9. Hooker, Mark A, 2002. "Are Oil Shocks Inflationary? Asymmetric and Nonlinear Specifications versus Changes in Regime," Journal of Money, Credit and Banking, Blackwell Publishing, vol. 34(2), pages 540-561, May.
    10. Chen, Shiu-Sheng, 2009. "Oil price pass-through into inflation," Energy Economics, Elsevier, vol. 31(1), pages 126-133, January.
    11. Robert B. Barsky & Lutz Kilian, 2002. "Do We Really Know that Oil Caused the Great Stagflation? A Monetary Alternative," NBER Chapters, in: NBER Macroeconomics Annual 2001, Volume 16, pages 137-198, National Bureau of Economic Research, Inc.
    12. Edelstein, Paul & Kilian, Lutz, 2009. "How sensitive are consumer expenditures to retail energy prices?," Journal of Monetary Economics, Elsevier, vol. 56(6), pages 766-779, September.
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    Cited by:

    1. repec:gam:jeners:v:11:y:2018:i:11:p:3017-:d:180137 is not listed on IDEAS
    2. repec:eee:energy:v:181:y:2019:i:c:p:997-1011 is not listed on IDEAS
    3. repec:eee:energy:v:125:y:2017:i:c:p:97-106 is not listed on IDEAS
    4. Cristina Conflitti & Matteo Luciani, 2017. "Oil Price Pass-Through into Core Inflation," FEDS Notes 2017-10-19-1, Board of Governors of the Federal Reserve System (U.S.).
    5. Carlos Medel, 2015. "Fuelling Future Prices: Oil Price and Global Inflation," Working Papers Central Bank of Chile 770, Central Bank of Chile.
    6. Baas, Timo & Belke, Ansgar, 2017. "Oil price shocks, monetary policy and current account imbalances within a currency union," CEPS Papers 13334, Centre for European Policy Studies.
    7. Sam Olofin & Afees A. Salisu, 2017. "Modelling oil price-inflation nexus: The role of asymmetries and structural breaks," Working Papers 020, Centre for Econometric and Allied Research, University of Ibadan.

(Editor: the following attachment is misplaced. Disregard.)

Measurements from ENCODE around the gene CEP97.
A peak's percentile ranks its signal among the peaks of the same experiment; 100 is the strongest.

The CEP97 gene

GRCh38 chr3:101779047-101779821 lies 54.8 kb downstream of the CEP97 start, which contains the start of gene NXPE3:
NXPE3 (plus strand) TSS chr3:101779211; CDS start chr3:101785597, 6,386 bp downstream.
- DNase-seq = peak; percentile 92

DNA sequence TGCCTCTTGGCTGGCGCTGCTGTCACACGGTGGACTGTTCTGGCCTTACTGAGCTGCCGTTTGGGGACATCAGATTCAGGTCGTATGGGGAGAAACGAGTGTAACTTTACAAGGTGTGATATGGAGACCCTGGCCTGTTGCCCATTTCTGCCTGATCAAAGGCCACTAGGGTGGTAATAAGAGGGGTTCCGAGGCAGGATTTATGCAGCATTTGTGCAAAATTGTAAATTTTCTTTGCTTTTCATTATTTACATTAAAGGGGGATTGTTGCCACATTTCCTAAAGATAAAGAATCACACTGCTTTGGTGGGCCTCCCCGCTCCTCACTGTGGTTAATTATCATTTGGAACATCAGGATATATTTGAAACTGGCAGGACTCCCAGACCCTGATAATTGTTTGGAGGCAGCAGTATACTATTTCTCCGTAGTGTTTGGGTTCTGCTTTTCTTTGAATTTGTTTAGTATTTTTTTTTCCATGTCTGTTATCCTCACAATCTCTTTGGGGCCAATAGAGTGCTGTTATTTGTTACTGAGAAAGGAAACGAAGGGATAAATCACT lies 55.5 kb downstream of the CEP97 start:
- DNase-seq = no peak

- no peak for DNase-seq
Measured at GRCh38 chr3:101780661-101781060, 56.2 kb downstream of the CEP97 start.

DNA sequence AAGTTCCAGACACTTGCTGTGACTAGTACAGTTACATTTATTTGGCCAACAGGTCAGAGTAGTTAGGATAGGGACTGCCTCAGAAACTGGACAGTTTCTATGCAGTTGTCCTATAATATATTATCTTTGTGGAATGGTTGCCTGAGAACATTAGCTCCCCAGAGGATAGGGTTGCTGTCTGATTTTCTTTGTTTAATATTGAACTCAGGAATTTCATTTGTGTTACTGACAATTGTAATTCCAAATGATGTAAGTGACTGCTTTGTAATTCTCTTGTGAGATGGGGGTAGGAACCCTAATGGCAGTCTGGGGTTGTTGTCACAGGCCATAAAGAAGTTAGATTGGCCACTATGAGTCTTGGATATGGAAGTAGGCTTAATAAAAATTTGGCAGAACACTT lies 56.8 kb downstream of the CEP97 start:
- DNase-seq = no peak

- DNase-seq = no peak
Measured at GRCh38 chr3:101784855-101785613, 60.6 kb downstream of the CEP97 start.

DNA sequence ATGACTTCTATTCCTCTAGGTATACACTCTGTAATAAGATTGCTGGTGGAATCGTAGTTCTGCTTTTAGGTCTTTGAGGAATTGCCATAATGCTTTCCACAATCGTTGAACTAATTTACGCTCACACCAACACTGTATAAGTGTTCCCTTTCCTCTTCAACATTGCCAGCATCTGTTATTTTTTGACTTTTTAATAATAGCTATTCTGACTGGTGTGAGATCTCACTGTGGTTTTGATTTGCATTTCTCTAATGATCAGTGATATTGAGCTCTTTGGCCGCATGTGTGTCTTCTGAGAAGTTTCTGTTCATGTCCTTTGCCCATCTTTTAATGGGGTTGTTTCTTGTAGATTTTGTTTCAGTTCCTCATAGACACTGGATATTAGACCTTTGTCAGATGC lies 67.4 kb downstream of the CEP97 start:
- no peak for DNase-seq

8. repec:eee:jrpoli:v:62:y:2019:i:c:p:507-514 is not listed on IDEAS
    9. Razmi, Fatemeh & Azali, M. & Chin, Lee & Shah Habibullah, Muzafar, 2016. "The role of monetary transmission channels in transmitting oil price shocks to prices in ASEAN-4 countries during pre- and post-global financial crisis," Energy, Elsevier, vol. 101(C), pages 581-591.
    10. repec:gam:jsusta:v:10:y:2018:i:4:p:1080-:d:139614 is not listed on IDEAS
    11. repec:arp:ijefrr:2019:p:86-93 is not listed on IDEAS
    12. Jiranyakul, Komain, 2015. "Oil price shocks and domestic inflation in Thailand," MPRA Paper 62797, University Library of Munich, Germany.
    13. repec:eee:energy:v:171:y:2019:i:c:p:1000-1008 is not listed on IDEAS

    More about this item

    Keywords

    Oil Price Shocks; Pass-Through; Disaggregated Consumer Price Indices; Vector Autoregression;

    JEL classification:

    • E21 - Macroeconomics and Monetary Economics - - Consumption, Saving, Production, Employment, and Investment - - - Consumption; Saving; Wealth
    • E31 - Macroeconomics and Monetary Economics - - Prices, Business Fluctuations, and Cycles - - - Price Level; Inflation; Deflation
    • Q43 - Agricultural and Natural Resource Economics; Environmental and Ecological Economics - - Energy - - - Energy and the Macroeconomy